By Jean Lee, M.A., D.Min.
“O God, who in the Heart of your Son,
Wounded by our sins,
Bestow on us in mercy
The boundless treasures of your love,
Grant, we pray,
That, in paying him the homage of our devotion,
We may also offer worthy reparation.”
The Solemnity of the Sacred Heart of Jesus celebrates God’s creating and saving love made manifest in the enduring sacrament of Jesus Christ. The term “Sacred Heart of Jesus” denotes the entire mystery of Christ, the totality of his being, and his person. Devotion to the Sacred Heart is a wonderful historical expression of the Church’s piety for Christ: it calls for a fundamental attitude of conversion and reparation, of love and gratitude, apostolic commitment and dedication to Christ and his saving work. The Sacred heart of Jesus is quite rightly considered the chief sign and symbol of that love with which the divine Redeemer continually loves the eternal Father and all human beings without exception.
Devotion to the heart pierced on Calvary is nearly as old as Christianity, but it has undergone many changes over the centuries. Patristic writers saw in the blood and water issuing from the crucified Lord’s side (Jn 19:34) the fulfillment of his promise to give living water (Jn 4:13-14; 7:37), the fountain from which the Spirit flows upon the church. Medieval piety placed less emphasis on Jesus’ heart as the source of grace and moved toward more personal and sentimental devotion.
The public cult celebrated today began in the seventeenth century, when St. John Eudes pressed for a liturgy (Mass & Office) of the Sacred heart. Toward the end of that century (1673-1675), St. Mary Margaret Alacoque received visions of the Lord exposing his heart and urging public devotion. After these private revelations to her, it became popular to devote the first Friday of each month to the Sacred Heart of Jesus. Parishioners would participate in Mass and receive communion (even during years when frequent communion was rare) on nine consecutive Fridays out of special devotion, in reparation to the Sacred Heart. It also became common for parishioners to have an image of the Sacred Heart enthroned in their homes.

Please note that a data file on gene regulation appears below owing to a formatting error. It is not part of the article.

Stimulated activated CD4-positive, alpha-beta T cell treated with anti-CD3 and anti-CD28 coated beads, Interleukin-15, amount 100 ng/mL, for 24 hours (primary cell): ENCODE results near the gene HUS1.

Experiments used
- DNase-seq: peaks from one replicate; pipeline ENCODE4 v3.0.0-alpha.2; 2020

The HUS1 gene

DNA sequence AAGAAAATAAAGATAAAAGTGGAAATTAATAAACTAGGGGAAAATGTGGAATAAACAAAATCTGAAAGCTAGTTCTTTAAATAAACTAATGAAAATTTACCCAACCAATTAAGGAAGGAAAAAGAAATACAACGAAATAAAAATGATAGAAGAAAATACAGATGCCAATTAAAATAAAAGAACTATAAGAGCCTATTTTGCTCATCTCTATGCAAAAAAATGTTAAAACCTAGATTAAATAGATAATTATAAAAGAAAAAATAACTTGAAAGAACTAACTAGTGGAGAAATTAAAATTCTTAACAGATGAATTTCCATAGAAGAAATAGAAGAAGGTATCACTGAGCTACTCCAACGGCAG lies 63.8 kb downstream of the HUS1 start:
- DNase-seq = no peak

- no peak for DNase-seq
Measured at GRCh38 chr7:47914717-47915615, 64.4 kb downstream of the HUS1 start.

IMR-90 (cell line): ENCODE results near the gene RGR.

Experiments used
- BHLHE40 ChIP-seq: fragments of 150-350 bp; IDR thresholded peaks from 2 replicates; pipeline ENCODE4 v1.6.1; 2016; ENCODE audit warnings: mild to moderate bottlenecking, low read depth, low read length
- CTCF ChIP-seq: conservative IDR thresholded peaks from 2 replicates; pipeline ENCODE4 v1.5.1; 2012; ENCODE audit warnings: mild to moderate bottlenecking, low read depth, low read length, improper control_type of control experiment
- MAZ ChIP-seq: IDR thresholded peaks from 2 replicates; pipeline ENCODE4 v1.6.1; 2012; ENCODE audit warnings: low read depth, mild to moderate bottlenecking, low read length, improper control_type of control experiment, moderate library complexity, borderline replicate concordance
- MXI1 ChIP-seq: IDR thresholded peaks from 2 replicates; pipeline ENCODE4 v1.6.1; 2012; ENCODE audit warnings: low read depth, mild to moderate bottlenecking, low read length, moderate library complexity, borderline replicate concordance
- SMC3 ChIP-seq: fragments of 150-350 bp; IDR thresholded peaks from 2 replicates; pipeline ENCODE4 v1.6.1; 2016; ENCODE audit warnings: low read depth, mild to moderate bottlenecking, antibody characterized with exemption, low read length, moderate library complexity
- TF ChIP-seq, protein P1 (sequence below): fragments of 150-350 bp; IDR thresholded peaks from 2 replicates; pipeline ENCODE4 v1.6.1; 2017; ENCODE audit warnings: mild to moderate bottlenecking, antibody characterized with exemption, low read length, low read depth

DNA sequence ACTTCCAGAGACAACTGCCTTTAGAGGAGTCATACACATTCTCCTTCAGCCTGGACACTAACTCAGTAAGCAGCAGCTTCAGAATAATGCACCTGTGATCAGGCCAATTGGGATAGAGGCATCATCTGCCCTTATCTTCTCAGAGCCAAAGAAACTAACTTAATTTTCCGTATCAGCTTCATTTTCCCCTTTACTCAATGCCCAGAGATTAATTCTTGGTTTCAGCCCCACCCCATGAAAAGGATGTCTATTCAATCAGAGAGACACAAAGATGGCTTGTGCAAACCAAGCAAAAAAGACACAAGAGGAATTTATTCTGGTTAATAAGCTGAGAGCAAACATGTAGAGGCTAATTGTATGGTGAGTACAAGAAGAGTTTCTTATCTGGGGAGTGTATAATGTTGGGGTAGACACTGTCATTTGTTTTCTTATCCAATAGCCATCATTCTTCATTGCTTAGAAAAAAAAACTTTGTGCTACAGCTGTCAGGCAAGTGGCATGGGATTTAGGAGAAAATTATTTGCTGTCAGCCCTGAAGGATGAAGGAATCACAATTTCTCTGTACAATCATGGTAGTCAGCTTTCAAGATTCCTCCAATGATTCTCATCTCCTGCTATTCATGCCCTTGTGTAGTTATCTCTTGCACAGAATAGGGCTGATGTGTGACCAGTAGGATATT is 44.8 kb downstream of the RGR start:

Almost 200 years later, in 1856, Pope Pius IX extended the observance to the universal church and late in the nineteenth century, Pope Leo XIII raised its rank to a feast. There are many religious traditions associated with devotion to the Sacred Heart apart from the feast itself. Primarily, the theme of this day honors Jesus for the love symbolized by his heart.
“The Lord has drawn us to his heart – Suscepit nos Dominus in sinum et cor suum.” God’s heart, as the expression of his will, is spoken of twenty-six times in the Old Testament. Before God’s heart men and women stand judged. Even so, he never abandons Israel to the power of its enemies, because “my heart” —the Creator of the universe observes—“recoils within me, my compassion grows warm and tender.” The heart of God burns with compassion! On today’s solemnity of the Sacred heart of Jesus the Church presents us this mystery for our contemplation: the mystery of the heart of a God who feels compassion and who bestows all his love upon humanity. A mysterious love, which in the texts of the New Testament is revealed to us as God’s boundless and passionate love for mankind.
Together let us pause to contemplate the pierced heart of the Crucified One, the very core of Christianity is expressed in the heart of Jesus. In Christ the revolutionary “newness” of the Gospel is completely revealed and given to us: the Love that saves us and even now makes us live in the eternity of God. As the Evangelist John writes: “God so loved the world that he gave his only Son, that whoever believes in him should not perish but have eternal life” (3:16). God’s heart calls to our hearts, inviting us to come out of ourselves, to forsake our human certainties, to trust in him and, by following his example, to make ourselves a gift of unbounded love.